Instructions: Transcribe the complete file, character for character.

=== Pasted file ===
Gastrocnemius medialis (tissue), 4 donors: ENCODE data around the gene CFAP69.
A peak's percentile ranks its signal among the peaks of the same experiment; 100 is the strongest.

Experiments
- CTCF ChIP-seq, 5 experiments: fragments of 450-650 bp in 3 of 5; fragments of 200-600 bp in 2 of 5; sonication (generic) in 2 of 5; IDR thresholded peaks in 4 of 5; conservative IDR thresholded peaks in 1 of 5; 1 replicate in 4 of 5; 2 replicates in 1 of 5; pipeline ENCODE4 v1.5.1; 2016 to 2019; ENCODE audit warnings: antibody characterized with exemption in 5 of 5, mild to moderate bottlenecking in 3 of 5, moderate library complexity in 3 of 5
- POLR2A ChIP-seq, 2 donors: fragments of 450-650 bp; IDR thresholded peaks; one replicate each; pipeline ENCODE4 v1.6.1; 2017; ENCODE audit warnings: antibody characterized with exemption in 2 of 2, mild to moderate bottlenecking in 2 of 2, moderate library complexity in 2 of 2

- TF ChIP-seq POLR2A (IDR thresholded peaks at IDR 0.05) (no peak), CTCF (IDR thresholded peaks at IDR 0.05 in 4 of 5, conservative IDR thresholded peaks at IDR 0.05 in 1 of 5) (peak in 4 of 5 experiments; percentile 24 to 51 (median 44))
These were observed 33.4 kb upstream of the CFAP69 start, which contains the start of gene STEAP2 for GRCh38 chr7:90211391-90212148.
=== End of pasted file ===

Gastrocnemius medialis (tissue), 4 donors: ENCODE data around the gene CFAP69.
A peak's percentile ranks its signal among the peaks of the same experiment; 100 is the strongest.

Experiments
- CTCF ChIP-seq, 5 experiments: fragments of 450-650 bp in 3 of 5; fragments of 200-600 bp in 2 of 5; sonication (generic) in 2 of 5; IDR thresholded peaks in 4 of 5; conservative IDR thresholded peaks in 1 of 5; 1 replicate in 4 of 5; 2 replicates in 1 of 5; pipeline ENCODE4 v1.5.1; 2016 to 2019; ENCODE audit warnings: antibody characterized with exemption in 5 of 5, mild to moderate bottlenecking in 3 of 5, moderate library complexity in 3 of 5
- POLR2A ChIP-seq, 2 donors: fragments of 450-650 bp; IDR thresholded peaks; one replicate each; pipeline ENCODE4 v1.6.1; 2017; ENCODE audit warnings: antibody characterized with exemption in 2 of 2, mild to moderate bottlenecking in 2 of 2, moderate library complexity in 2 of 2

- TF ChIP-seq POLR2A (IDR thresholded peaks at IDR 0.05) (no peak), CTCF (IDR thresholded peaks at IDR 0.05 in 4 of 5, conservative IDR thresholded peaks at IDR 0.05 in 1 of 5) (peak in 4 of 5 experiments; percentile 24 to 51 (median 44))
These were observed 33.4 kb upstream of the CFAP69 start, which contains the start of gene STEAP2 for GRCh38 chr7:90211391-90212148.